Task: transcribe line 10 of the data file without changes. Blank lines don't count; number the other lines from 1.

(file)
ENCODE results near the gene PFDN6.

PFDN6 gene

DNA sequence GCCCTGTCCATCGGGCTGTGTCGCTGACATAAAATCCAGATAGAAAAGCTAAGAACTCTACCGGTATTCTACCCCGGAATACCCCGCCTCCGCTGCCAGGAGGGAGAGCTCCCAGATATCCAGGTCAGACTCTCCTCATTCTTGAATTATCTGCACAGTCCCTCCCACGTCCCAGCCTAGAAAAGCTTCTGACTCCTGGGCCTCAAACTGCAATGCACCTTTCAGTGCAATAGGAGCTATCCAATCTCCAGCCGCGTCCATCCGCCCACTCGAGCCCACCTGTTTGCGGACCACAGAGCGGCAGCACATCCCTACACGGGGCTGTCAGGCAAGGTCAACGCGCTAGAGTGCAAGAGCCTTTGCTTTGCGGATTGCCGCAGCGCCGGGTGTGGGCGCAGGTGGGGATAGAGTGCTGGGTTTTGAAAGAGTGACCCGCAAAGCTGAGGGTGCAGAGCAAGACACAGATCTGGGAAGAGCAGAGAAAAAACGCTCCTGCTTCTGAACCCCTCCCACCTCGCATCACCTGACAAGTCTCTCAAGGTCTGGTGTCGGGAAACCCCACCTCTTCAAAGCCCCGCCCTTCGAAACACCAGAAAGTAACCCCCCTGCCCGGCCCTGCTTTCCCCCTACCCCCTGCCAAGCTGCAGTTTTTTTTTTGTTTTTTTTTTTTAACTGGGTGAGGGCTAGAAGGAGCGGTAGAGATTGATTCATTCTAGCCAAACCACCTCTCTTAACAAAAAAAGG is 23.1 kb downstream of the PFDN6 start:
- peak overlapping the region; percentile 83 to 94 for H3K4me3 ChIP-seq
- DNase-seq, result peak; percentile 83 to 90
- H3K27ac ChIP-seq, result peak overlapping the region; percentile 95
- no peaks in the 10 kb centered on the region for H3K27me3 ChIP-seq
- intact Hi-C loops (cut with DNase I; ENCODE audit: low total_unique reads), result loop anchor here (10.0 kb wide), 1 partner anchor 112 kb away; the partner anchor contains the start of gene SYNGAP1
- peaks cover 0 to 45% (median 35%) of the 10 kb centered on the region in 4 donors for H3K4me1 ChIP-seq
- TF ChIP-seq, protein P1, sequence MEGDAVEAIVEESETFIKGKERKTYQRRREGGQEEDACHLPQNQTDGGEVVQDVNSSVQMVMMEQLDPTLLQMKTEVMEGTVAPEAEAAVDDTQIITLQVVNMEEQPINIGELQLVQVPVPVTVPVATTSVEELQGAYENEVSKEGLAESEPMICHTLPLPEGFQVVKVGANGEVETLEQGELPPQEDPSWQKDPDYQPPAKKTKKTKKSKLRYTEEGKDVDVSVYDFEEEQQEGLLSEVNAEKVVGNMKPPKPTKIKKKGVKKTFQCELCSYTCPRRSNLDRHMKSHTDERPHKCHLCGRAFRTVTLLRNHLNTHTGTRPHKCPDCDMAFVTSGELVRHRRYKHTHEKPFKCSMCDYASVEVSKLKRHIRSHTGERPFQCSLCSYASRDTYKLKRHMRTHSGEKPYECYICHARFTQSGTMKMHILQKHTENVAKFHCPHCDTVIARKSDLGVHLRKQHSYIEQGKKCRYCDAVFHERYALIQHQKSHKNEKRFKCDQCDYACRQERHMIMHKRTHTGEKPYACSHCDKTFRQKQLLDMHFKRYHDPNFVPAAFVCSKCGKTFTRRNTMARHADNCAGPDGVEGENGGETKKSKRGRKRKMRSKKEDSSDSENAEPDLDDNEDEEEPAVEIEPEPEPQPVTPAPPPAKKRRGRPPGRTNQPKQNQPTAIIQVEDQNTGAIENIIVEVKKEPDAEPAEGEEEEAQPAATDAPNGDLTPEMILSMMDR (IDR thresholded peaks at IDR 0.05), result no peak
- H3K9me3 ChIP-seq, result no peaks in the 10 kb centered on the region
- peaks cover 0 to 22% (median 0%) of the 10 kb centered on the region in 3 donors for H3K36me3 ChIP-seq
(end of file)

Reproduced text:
- TF ChIP-seq, protein P1, sequence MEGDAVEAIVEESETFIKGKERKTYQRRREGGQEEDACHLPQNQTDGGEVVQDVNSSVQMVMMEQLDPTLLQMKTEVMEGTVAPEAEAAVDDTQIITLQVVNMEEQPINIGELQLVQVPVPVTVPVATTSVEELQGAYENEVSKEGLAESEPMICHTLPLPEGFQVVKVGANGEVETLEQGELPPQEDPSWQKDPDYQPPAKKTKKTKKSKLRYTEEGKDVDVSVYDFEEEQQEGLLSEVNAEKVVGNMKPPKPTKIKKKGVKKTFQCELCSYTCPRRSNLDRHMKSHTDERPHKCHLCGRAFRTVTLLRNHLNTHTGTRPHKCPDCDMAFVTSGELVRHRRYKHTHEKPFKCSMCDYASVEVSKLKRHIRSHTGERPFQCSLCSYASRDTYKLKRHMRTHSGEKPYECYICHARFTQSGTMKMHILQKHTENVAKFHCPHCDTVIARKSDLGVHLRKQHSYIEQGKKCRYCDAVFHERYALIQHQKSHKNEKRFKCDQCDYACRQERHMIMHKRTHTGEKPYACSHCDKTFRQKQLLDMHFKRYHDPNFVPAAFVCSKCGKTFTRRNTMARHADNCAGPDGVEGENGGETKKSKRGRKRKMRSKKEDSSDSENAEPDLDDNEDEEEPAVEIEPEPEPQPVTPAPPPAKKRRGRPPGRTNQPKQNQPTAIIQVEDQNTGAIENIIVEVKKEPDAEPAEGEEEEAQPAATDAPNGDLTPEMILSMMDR (IDR thresholded peaks at IDR 0.05), result no peak